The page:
What is Social Media? Web and mobile based technologies that allow users to have the same kind of ‘real-time’ conversations with individuals, organizations, communities around the globe• Social networking + new media• Instantaneous, casual, global and public• A set of online tools that never stops evolving“Social media is a real connection with people who are working at differenthospitals and have knowledge to share” – Rob Fraser, RN
What can Social Media do for Nurses?Social Media is a tool that can advance nursing work.How? Have your voices be heard to shape the future of health care Assume leadership role by sharing timely and accurate health information, instantaneously Foster more prevention-focused HIV and/or hep C health dialogue and promote positive disease-management experience Share information as you do at conferences, but on an on-going basis, in an informal way Connect with peers across Canada and the world Highlight relevant information for patients who search online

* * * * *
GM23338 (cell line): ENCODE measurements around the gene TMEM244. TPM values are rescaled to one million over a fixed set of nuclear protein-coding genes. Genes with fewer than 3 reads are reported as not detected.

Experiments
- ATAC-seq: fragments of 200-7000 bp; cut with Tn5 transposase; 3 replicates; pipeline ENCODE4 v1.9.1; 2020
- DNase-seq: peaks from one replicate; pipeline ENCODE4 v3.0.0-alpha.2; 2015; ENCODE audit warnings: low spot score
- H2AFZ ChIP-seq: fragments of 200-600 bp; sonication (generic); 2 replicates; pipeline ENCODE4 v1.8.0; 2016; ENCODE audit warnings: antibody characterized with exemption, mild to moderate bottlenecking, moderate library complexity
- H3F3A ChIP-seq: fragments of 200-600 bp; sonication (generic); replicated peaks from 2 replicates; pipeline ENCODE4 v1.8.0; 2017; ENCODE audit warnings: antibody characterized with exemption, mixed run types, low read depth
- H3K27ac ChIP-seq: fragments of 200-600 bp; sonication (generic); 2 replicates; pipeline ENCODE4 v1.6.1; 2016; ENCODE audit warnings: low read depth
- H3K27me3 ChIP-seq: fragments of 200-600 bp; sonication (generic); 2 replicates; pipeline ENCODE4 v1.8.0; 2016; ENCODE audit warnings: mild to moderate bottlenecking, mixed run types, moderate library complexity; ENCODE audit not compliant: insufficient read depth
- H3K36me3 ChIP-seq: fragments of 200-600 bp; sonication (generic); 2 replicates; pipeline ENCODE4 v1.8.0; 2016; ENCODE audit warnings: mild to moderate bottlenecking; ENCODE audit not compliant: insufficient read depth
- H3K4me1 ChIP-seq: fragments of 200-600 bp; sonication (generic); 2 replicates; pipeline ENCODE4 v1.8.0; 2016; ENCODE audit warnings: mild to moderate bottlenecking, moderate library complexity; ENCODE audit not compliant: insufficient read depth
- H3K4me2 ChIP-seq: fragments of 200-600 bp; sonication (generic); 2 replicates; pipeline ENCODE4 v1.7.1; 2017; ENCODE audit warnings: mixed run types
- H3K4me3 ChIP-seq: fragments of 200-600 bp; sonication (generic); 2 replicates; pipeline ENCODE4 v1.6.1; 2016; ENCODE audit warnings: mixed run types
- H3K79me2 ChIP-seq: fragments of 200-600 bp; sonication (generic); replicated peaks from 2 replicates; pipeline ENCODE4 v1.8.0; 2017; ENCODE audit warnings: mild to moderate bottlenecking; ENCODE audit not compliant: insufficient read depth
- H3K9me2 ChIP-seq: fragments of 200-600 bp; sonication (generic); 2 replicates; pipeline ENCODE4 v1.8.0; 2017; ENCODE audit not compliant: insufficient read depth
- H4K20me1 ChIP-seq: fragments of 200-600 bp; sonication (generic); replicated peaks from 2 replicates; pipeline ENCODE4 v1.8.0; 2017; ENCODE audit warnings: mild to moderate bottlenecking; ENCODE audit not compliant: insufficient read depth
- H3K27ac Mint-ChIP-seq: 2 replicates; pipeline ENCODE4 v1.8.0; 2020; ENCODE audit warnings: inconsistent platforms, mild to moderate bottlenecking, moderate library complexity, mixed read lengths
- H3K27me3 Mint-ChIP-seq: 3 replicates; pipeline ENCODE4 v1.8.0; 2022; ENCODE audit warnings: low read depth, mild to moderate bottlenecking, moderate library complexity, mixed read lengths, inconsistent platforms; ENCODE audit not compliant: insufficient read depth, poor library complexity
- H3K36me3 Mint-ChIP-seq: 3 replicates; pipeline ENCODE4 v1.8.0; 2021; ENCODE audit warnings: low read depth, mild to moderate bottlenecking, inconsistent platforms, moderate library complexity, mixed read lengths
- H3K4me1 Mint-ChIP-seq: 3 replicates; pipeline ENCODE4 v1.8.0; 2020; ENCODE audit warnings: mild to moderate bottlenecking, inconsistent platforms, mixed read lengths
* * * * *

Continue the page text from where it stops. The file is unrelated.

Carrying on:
Do patients search online for medicalinfo?Based on a study conducted by the Journal of MedicalInternet Research: 68% of adults search the internet for health information; 75% of patients who found health information online said it affected their decisions about their treatment; 69% of patients decided to seek a healthcare professional based on what they found on the internet; 57% of patients changed the way they manage their chronic disease;